RIM Puts BlackBerry Unite! to Bed; New Groups Collab App on Horizon?
By Al Sacco
Managing Editor, CIO
I’ve got good news and some potentially bad news, at least if you’re a user of Research In Motion’s (RIM) BlackBerry Unite! service. First, the good stuff: A snazzy, new BlackBerry app that will help facilitate information sharing between RIM smartphone users, reportedly dubbed BlackBerry Groups, is expected this summer, according to reports. The not-so-good news? RIM is officially doing away with its existing BlackBerry Unite! service, which it will stop supporting altogether in the summer of 2010.
BlackBerry Unite! lets BlackBerry users share information like contacts and calendar entries without using a BlackBerry Enterprise Server (BES). The service was designed mostly for “personal” use so you could, say, share personal events from your handheld’s calendars with BlackBerry-equipped family members and friends. But many small businesses that don’t want to or can’t commit to a full-scale BES deployment also use Unite! for collaboration.
However, RIM recently made the decision to put the kibosh on Unite!, though it will support existing users through July 02, 2010. This isn’t exact surprising; “The end is near” rumors regarding Unite! have been circulating for months. But it wasn’t until last weekend that it cut off Unite! downloads and announced its official plans to discontinue service in the summer of 2010.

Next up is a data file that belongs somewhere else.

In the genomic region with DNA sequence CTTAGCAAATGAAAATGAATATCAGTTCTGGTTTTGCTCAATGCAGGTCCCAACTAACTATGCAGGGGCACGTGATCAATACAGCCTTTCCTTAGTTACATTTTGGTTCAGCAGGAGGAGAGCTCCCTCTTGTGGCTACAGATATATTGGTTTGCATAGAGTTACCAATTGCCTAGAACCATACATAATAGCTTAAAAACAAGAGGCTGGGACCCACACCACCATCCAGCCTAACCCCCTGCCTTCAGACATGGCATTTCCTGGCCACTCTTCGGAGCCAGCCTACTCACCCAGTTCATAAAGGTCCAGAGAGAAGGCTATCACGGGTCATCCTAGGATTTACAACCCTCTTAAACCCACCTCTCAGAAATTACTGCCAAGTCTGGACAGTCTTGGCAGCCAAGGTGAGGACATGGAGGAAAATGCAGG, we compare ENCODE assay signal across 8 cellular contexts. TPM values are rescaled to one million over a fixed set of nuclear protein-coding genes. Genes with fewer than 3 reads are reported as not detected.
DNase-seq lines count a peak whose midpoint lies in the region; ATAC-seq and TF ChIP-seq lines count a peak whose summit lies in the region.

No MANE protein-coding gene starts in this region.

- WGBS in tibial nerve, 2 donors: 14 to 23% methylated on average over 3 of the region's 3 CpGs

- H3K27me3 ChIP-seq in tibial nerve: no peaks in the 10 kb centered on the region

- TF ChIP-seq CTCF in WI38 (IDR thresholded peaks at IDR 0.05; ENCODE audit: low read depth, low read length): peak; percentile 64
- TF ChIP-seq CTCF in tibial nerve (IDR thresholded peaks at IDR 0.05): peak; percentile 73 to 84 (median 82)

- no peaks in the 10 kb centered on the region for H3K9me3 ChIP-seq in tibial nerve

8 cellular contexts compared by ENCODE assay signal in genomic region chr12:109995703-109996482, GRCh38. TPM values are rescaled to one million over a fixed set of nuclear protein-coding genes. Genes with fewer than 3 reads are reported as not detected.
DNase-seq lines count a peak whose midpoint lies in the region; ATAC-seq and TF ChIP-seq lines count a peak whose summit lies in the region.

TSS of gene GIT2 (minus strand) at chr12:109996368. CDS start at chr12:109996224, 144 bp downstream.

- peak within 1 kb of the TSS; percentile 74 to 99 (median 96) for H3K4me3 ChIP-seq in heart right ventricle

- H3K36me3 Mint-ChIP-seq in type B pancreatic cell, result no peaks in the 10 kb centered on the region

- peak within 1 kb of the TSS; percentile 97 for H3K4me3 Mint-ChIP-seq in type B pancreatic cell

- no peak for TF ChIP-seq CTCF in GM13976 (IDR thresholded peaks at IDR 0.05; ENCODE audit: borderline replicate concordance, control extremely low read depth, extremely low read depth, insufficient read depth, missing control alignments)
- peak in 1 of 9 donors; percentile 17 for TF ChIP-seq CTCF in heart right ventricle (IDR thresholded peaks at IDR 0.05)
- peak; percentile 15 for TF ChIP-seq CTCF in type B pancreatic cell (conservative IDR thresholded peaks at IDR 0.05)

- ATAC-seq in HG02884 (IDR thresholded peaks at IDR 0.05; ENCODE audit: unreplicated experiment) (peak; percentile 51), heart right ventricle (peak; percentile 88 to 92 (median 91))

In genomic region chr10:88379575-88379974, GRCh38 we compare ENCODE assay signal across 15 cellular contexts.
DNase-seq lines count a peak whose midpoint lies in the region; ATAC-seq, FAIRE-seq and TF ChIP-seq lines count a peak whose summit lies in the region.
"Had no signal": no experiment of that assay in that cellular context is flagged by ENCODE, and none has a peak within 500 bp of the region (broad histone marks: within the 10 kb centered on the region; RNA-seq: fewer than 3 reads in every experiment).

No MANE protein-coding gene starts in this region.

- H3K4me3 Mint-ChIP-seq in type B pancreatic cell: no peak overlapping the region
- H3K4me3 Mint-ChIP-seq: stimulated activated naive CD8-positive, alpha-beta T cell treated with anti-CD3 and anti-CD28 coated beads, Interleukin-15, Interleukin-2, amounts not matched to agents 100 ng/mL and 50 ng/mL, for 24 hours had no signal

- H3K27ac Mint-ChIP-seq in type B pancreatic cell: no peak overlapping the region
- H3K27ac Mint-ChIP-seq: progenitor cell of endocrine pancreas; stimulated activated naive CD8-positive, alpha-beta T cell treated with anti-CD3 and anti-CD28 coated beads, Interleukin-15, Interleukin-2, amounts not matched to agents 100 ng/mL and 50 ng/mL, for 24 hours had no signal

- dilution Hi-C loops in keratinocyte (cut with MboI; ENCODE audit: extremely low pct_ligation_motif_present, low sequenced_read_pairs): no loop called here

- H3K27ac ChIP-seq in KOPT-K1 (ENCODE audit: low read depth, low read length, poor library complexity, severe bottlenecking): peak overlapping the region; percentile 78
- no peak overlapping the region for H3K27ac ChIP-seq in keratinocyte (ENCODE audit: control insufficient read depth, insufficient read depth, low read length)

Still, RIM’s not hanging its Unite! users out dry. The service will likely be “replaced” with a new, improved collaboration application, according to CrackBerry.com: BlackBerry Groups.
The Groups app will serve much the same purpose as Unite!, but it will be solely on-device, whereas Unite! users have access to a desktop client. BlackBerry Groups should allow various forms of collaboration by granting group members access to location information, to-do lists, contacts and calendars–and based on the leaked screen shot (above), messages from group members and images, as well as BlackBerry Messenger communications.
As pointed out by my colleague, Simon Sage from IntoMobile, BlackBerry Groups could also signal a strategy-shift on RIM’s part toward utilizing its Waterloo, Ontario-based network operations center (NOC) as more than just a “way station” for e-mail and BlackBerry chat messages.
Al Sacco was a journalist, blogger and editor who covers the fast-paced mobile beat for CIO.com and IDG Enterprise, with a focus on wearable tech, smartphones and tablet PCs. Al managed CIO.com writers and contributors, covered news, and shared insightful expert analysis of key industry happenings. He also wrote a wide variety of tutorials and how-tos to help readers get the most out of their gadgets, and regularly offered up recommendations on software for a number of mobile platforms. Al resides in Boston and is a passionate reader, traveler, beer lover, film buff and Red Sox fan.